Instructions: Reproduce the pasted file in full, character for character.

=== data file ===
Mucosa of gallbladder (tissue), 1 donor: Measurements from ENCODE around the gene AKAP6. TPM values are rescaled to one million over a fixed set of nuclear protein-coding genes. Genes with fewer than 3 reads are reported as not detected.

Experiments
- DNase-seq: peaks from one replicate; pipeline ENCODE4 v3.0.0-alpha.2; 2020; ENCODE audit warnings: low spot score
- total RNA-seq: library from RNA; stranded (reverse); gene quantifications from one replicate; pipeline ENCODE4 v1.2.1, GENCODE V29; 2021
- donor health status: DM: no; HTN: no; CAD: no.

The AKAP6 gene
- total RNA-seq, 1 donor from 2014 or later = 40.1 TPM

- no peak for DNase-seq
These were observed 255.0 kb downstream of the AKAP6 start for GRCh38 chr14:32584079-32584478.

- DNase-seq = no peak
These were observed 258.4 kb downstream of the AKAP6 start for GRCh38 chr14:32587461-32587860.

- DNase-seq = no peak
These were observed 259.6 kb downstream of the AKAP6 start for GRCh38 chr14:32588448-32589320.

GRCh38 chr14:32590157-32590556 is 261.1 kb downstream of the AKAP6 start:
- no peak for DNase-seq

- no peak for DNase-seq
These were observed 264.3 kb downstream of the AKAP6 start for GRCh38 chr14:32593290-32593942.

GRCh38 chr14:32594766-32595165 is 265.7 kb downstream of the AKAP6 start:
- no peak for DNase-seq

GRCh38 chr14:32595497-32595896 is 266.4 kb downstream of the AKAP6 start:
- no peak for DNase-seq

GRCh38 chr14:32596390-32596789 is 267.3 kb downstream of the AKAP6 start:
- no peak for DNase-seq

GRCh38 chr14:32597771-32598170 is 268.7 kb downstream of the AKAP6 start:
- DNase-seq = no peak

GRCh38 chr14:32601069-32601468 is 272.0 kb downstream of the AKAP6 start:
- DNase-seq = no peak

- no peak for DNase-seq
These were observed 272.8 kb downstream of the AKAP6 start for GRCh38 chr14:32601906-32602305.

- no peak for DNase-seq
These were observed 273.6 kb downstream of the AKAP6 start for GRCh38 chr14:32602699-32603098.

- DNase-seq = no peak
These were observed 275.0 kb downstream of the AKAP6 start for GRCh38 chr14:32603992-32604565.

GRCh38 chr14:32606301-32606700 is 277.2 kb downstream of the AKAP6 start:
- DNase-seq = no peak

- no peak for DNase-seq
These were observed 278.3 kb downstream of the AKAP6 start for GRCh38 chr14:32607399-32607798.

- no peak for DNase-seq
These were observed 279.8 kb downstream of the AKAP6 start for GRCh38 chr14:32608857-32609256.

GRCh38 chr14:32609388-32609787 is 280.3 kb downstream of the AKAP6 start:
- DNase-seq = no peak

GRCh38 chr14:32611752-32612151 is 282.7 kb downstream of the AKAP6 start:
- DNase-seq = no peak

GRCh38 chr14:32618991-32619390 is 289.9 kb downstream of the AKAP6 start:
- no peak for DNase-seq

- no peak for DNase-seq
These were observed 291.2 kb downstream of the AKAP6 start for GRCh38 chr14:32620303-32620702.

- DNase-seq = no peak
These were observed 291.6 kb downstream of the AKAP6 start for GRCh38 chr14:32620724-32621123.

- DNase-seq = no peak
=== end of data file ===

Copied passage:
Mucosa of gallbladder (tissue), 1 donor: Measurements from ENCODE around the gene AKAP6. TPM values are rescaled to one million over a fixed set of nuclear protein-coding genes. Genes with fewer than 3 reads are reported as not detected.

Experiments
- DNase-seq: peaks from one replicate; pipeline ENCODE4 v3.0.0-alpha.2; 2020; ENCODE audit warnings: low spot score
- total RNA-seq: library from RNA; stranded (reverse); gene quantifications from one replicate; pipeline ENCODE4 v1.2.1, GENCODE V29; 2021
- donor health status: DM: no; HTN: no; CAD: no.

The AKAP6 gene
- total RNA-seq, 1 donor from 2014 or later = 40.1 TPM

- no peak for DNase-seq
These were observed 255.0 kb downstream of the AKAP6 start for GRCh38 chr14:32584079-32584478.

- DNase-seq = no peak
These were observed 258.4 kb downstream of the AKAP6 start for GRCh38 chr14:32587461-32587860.

- DNase-seq = no peak
These were observed 259.6 kb downstream of the AKAP6 start for GRCh38 chr14:32588448-32589320.

GRCh38 chr14:32590157-32590556 is 261.1 kb downstream of the AKAP6 start:
- no peak for DNase-seq

- no peak for DNase-seq
These were observed 264.3 kb downstream of the AKAP6 start for GRCh38 chr14:32593290-32593942.

GRCh38 chr14:32594766-32595165 is 265.7 kb downstream of the AKAP6 start:
- no peak for DNase-seq

GRCh38 chr14:32595497-32595896 is 266.4 kb downstream of the AKAP6 start:
- no peak for DNase-seq

GRCh38 chr14:32596390-32596789 is 267.3 kb downstream of the AKAP6 start:
- no peak for DNase-seq

GRCh38 chr14:32597771-32598170 is 268.7 kb downstream of the AKAP6 start:
- DNase-seq = no peak

GRCh38 chr14:32601069-32601468 is 272.0 kb downstream of the AKAP6 start:
- DNase-seq = no peak

- no peak for DNase-seq
These were observed 272.8 kb downstream of the AKAP6 start for GRCh38 chr14:32601906-32602305.

- no peak for DNase-seq
These were observed 273.6 kb downstream of the AKAP6 start for GRCh38 chr14:32602699-32603098.

- DNase-seq = no peak
These were observed 275.0 kb downstream of the AKAP6 start for GRCh38 chr14:32603992-32604565.

GRCh38 chr14:32606301-32606700 is 277.2 kb downstream of the AKAP6 start:
- DNase-seq = no peak

- no peak for DNase-seq
These were observed 278.3 kb downstream of the AKAP6 start for GRCh38 chr14:32607399-32607798.

- no peak for DNase-seq
These were observed 279.8 kb downstream of the AKAP6 start for GRCh38 chr14:32608857-32609256.

GRCh38 chr14:32609388-32609787 is 280.3 kb downstream of the AKAP6 start:
- DNase-seq = no peak

GRCh38 chr14:32611752-32612151 is 282.7 kb downstream of the AKAP6 start:
- DNase-seq = no peak

GRCh38 chr14:32618991-32619390 is 289.9 kb downstream of the AKAP6 start:
- no peak for DNase-seq

- no peak for DNase-seq
These were observed 291.2 kb downstream of the AKAP6 start for GRCh38 chr14:32620303-32620702.

- DNase-seq = no peak
These were observed 291.6 kb downstream of the AKAP6 start for GRCh38 chr14:32620724-32621123.

- DNase-seq = no peak